Judicial Review in Disciplinary Matters

State school boarding establishments are not part of the school, and the provisions of the Education Act 1989 as to suspension and expulsion do not apply to them. Residence at a school hostel is instead a separate contractual matter.

The High Court is not likely to grant judicial review remedies unless the status or educational options of a student are involved or specific rights or duties are statutorily recognised. Even then, the Court may be cautious of doing so in such matters, and may take the view that educational issues are matters of educational policy for school boards operating against the broad backdrop of national educational guidelines. The view has been expressed that school managerial or administrative matters are negotiated, mediated, and resolved on a local level.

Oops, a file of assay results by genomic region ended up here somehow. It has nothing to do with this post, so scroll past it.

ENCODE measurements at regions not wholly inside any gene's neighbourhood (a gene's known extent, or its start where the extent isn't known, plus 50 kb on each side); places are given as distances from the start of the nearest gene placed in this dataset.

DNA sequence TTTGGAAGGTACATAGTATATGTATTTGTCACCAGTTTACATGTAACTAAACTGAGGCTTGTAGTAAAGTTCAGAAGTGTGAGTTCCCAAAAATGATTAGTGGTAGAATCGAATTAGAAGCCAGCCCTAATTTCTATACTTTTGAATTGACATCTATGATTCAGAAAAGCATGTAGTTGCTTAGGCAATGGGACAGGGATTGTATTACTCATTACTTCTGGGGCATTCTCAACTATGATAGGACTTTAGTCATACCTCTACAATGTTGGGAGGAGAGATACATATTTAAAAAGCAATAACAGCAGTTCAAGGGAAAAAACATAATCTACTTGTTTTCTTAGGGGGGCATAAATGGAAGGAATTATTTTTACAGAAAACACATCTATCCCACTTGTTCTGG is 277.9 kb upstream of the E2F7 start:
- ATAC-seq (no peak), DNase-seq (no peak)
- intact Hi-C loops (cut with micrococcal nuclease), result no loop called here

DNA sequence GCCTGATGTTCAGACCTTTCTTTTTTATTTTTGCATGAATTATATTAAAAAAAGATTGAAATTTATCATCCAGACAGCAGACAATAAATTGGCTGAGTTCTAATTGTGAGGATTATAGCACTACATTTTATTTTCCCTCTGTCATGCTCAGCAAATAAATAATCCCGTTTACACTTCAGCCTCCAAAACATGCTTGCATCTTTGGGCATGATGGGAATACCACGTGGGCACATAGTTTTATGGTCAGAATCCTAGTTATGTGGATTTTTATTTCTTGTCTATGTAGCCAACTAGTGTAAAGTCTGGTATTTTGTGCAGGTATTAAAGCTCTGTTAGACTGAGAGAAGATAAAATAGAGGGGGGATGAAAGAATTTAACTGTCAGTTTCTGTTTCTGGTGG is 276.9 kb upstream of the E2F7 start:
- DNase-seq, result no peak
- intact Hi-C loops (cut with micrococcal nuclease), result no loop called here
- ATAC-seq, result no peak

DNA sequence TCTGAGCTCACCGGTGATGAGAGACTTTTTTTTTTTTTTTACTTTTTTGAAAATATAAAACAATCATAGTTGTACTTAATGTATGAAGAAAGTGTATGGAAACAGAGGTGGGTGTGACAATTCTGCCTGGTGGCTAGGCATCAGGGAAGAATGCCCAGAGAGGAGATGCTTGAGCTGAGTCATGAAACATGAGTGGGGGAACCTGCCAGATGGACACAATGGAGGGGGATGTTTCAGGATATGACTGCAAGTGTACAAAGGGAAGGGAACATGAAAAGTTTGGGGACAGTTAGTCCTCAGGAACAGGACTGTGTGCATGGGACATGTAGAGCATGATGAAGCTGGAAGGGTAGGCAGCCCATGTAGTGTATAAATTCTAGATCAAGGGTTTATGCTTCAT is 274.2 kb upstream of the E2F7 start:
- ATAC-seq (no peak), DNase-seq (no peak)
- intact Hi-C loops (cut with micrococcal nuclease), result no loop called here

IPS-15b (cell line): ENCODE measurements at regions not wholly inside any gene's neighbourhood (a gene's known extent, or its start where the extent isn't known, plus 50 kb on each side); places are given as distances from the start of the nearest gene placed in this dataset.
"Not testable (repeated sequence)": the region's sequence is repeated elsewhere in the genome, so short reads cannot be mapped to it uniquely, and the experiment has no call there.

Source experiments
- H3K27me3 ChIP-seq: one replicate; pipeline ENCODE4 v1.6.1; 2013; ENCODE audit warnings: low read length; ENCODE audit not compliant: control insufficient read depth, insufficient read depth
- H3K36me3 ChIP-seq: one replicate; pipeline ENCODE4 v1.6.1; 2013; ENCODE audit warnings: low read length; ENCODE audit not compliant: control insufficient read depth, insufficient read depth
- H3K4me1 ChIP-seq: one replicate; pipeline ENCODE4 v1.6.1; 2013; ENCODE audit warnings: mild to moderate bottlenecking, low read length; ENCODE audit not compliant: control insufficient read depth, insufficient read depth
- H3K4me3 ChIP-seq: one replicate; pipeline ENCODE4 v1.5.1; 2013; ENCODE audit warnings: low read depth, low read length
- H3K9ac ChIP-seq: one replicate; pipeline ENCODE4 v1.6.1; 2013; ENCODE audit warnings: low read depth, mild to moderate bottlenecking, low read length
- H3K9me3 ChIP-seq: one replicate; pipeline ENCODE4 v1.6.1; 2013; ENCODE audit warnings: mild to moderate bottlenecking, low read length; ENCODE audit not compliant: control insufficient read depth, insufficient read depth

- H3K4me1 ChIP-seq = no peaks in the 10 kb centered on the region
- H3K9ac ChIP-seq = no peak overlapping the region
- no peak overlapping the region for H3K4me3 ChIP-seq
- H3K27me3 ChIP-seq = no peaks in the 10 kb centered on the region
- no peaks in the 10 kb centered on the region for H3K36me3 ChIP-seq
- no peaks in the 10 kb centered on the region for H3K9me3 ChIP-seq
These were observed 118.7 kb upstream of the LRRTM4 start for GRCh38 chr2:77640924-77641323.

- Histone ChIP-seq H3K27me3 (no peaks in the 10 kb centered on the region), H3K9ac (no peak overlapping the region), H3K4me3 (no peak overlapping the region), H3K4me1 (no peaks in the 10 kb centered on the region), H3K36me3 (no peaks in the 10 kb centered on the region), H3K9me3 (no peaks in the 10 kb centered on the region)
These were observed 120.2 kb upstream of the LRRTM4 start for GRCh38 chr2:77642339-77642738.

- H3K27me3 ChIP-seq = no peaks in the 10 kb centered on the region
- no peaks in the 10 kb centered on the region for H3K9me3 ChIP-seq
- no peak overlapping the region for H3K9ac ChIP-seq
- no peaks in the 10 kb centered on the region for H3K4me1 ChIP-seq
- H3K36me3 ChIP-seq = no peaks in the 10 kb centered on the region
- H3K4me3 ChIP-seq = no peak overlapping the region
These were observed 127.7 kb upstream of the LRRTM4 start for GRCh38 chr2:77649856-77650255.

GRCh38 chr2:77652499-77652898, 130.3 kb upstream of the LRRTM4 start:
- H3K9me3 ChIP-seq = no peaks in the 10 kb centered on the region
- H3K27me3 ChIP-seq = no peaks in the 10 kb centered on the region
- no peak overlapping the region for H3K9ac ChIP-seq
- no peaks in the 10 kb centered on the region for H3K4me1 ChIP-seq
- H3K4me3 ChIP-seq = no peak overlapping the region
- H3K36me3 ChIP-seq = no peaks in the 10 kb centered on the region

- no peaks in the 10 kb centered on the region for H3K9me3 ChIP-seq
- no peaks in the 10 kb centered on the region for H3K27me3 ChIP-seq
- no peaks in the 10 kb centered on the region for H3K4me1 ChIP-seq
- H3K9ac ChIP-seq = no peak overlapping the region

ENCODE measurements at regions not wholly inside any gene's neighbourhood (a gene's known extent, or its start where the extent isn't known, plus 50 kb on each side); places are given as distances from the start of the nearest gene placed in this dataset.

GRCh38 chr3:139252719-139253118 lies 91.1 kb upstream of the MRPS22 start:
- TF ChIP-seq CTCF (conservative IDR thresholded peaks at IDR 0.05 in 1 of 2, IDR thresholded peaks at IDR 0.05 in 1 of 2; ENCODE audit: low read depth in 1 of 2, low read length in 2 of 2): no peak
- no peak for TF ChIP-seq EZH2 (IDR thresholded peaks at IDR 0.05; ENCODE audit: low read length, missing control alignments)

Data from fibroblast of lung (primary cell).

There is a presumption of regularity in respect of school rules and in the absence of evidence of unreasonableness they will be upheld. A student's deliberate challenging of the rules may amount to continual disobedience or gross misconduct.

School rules may not, however, provide for automatic punishment or suspension. Individual situations and circumstances always have to be considered. Damages can be awarded against boards that fail to observe proper procedures and the rules of natural justice, even where a student has broken a school rule and the decision to suspend is made in good faith.